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Safer roads for elderly thanks to Traffic Community Policing

Community policing unit helps to address local traffic concerns

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Danson Cheong on 12 Apr 2016

The Straits Times

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Elderly residents living around Block 205 Toa Payoh North used to jaywalk to get to the shops on the other side of the road, as the nearest pedestrian crossing is 50m away and at the top of a hill.

 

But they can now take their time to cross the road or be wheeled across in wheelchairs, after a new raised zebra crossing was built just outside the Xin Yuan Community Care centre at Block 205 last September.

 

The crossing was the result of the efforts of a new community policing unit from the Traffic Police (TP) set up last June .

 

Called Traffic Community Policing (TCOP), the unit sends officers to neighbourhoods to engage residents and to find out local traffic concerns.

 

"Usually people are apprehensive when we come, they will think, 'Is the TP here to summon us for illegal parking? But once they know we are here to help, they open up," said Assistant Superintendent (ASP) Candice Goh, 28, one of five TCOP team leaders here.

 

The unit has 15 officers covering the entire island. While the unit might seem lean, ASP Goh says they have had a significant impact.

 

Since the unit was set up in June, it has responded to nine different traffic concerns around the island.

 

In Ang Mo Kio, road dividers were built at Ang Mo Kio Avenue 6 to stop elderly residents from an eldercare centre jaywalking across the road.

 

Outside Yishun Junior College, waiting times at a pedestrian crossing were shortened following feedback that students were dashing across the road to get to class.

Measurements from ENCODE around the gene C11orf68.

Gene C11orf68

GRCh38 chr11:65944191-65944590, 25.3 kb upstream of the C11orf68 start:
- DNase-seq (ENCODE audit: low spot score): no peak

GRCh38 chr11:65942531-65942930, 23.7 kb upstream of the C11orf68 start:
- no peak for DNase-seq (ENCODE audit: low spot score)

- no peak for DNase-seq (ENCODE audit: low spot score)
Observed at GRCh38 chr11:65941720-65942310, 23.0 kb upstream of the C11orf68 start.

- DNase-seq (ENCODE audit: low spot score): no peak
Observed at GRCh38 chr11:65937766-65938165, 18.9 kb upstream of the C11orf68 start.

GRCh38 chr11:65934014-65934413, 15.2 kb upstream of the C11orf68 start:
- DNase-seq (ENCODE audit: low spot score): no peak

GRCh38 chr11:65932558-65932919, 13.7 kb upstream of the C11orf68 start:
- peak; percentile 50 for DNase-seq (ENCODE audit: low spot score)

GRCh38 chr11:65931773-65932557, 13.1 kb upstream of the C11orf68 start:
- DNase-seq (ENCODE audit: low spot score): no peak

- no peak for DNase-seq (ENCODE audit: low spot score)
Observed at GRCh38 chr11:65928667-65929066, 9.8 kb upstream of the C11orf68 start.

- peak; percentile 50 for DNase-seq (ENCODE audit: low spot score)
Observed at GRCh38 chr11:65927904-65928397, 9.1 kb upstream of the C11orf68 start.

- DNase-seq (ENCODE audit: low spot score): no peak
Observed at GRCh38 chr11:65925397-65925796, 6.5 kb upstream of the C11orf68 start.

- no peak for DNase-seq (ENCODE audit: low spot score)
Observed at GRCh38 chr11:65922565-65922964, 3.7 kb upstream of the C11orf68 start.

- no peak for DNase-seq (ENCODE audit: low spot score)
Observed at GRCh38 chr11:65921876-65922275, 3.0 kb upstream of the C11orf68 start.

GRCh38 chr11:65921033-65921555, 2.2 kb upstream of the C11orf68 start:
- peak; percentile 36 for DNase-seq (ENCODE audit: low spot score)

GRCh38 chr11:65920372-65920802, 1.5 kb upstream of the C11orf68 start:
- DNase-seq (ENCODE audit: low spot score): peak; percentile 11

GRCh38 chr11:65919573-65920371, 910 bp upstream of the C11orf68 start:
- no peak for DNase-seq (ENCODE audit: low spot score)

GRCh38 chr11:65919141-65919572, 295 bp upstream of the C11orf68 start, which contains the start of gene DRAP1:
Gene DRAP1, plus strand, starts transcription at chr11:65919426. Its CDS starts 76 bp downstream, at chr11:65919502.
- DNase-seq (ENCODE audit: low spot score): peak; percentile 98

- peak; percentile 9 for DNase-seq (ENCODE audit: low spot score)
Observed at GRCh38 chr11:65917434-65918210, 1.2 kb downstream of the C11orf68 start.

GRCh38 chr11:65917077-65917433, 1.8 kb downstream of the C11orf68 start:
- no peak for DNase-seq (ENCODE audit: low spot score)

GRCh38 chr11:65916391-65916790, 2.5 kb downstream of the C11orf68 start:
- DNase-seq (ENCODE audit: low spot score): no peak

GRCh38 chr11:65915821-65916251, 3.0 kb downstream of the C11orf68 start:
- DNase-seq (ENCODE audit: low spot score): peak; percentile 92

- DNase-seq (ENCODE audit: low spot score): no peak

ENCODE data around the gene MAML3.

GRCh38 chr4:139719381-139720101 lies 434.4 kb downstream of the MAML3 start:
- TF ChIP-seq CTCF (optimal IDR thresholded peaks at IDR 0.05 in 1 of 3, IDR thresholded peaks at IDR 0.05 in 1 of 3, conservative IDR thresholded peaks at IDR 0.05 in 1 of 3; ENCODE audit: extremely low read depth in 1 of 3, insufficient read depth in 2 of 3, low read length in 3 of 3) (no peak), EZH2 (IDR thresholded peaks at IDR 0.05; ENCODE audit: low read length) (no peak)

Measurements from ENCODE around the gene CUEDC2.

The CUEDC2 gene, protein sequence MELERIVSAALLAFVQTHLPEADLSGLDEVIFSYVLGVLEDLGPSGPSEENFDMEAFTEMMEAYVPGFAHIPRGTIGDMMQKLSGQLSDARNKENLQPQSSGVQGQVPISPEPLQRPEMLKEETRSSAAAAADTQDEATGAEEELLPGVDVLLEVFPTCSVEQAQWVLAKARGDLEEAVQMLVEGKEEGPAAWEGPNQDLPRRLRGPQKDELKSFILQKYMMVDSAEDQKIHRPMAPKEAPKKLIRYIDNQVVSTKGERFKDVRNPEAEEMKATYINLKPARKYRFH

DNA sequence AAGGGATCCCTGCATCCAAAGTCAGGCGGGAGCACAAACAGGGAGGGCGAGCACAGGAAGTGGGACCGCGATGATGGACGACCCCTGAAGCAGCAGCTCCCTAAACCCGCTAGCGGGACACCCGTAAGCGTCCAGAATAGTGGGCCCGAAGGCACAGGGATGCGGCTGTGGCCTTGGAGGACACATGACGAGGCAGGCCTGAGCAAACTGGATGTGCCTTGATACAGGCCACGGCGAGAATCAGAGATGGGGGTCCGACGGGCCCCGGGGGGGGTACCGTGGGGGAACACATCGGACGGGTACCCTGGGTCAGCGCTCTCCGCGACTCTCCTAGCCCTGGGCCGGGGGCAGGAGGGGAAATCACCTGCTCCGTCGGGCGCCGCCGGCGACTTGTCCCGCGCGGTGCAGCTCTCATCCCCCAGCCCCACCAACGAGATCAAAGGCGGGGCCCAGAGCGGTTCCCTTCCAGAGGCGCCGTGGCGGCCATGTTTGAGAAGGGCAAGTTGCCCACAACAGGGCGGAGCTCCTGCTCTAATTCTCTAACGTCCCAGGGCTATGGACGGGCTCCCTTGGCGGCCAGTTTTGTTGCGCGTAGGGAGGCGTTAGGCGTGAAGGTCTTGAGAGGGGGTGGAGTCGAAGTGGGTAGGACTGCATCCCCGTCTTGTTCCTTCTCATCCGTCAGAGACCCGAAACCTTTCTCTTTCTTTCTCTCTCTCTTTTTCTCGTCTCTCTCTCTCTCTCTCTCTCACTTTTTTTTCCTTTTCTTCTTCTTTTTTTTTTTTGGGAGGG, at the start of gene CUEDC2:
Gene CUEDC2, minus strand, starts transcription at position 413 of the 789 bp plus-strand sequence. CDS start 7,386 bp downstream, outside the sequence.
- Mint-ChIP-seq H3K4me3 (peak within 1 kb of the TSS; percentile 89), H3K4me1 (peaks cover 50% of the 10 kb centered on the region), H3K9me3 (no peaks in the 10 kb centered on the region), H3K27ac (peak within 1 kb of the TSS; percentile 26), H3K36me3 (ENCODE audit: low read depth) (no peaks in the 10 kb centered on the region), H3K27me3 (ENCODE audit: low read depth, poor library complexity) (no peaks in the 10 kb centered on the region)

Another ongoing project has temporary barricades set up near Serangoon Plaza in Little India during weekends to deter jaywalkers.

 

In the Toa Payoh North case, a TCOP team visited Xin Yuan Community Care last August and found residents concerned that cars were zooming down the slope outside the eldercare centre.

 

The centre sits at the bottom, near a junction where the elderly and children from a nearby kindergarten cross daily.

 

"We've been applying so many years for a zebra crossing. But have been unsuccessful," said centre manager Desmond Chee.

 

With feedback from TCOP, a raised zebra crossing was built by the Land Transport Authority within a month.

 

It is a big help for seniors such as Madam Ho Yin Heng, 76.

 

"In the morning, there are many cars, and sometimes with my back pain, it's very difficult to lift my head and check for traffic," said the retiree, one of about 130 members at the centre.

 

Elderly jaywalkers are an area of concern for the TP. Last year, there were 211 accidents involving elderly pedestrians, about a quarter of which were a result of jaywalking.

 

ASP Goh said the new unit reflects a more proactive approach: "We want to step in and solve problems before accidents happen."

 

But engaging the public requires a different tack from being a law enforcer, said ASP Goh, who also manages a team of about 25 patrol officers who attend to traffic accidents and police the roads.

 

While she takes a strict approach with errant motorists, she adopts a "softer stance" in traffic community policing.

 

During a follow-up visit to Xin Yuan last month, she and two other TCOP officers chatted with elderly residents.

 

"They were just telling me about their daily lives... It is nice to be able to entertain and give them attention," said ASP Goh, who is fluent in Mandarin, English and Hokkien, and can sing Cantonese songs.

 

Sometimes traffic concerns pop up in the chat and this is where her officers take action, she said. They recommend safety measures to the appropriate agency.

 

"When changes are made, and people are happy that it is safer and more convenient, that is what gives me satisfaction," she said.

 

HERE TO HELP

 

Usually people are apprehensive when we come, they will think, 'Is the TP here to summon us for illegal parking? But once they know we are here to help, they open up.

 

ASSISTANT SUPERINTENDENT CANDICE GOH, one of five TCOP team leaders, on engaging residents.

 

Source: The Straits Times © Singapore Press Holdings Limited. Reproduced with permission.

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